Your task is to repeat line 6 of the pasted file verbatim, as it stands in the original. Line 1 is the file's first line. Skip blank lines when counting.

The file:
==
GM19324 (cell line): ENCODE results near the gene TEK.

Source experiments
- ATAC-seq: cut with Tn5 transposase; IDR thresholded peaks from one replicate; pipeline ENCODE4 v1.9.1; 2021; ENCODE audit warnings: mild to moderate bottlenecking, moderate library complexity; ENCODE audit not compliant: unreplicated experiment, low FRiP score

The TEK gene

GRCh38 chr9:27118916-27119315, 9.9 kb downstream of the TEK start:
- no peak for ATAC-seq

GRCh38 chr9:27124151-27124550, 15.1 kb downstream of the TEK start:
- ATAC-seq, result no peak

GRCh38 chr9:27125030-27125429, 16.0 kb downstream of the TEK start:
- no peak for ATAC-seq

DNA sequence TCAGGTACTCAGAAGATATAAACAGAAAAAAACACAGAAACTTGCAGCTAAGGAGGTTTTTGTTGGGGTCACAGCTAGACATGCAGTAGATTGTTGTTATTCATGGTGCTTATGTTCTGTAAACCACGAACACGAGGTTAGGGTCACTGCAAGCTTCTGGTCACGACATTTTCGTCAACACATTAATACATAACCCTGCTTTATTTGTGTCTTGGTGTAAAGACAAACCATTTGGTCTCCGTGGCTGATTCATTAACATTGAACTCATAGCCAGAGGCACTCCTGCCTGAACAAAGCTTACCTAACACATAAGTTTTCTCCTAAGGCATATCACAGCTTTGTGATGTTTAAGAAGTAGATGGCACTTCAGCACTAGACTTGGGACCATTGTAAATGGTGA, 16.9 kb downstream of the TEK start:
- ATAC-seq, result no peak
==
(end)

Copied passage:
- no peak for ATAC-seq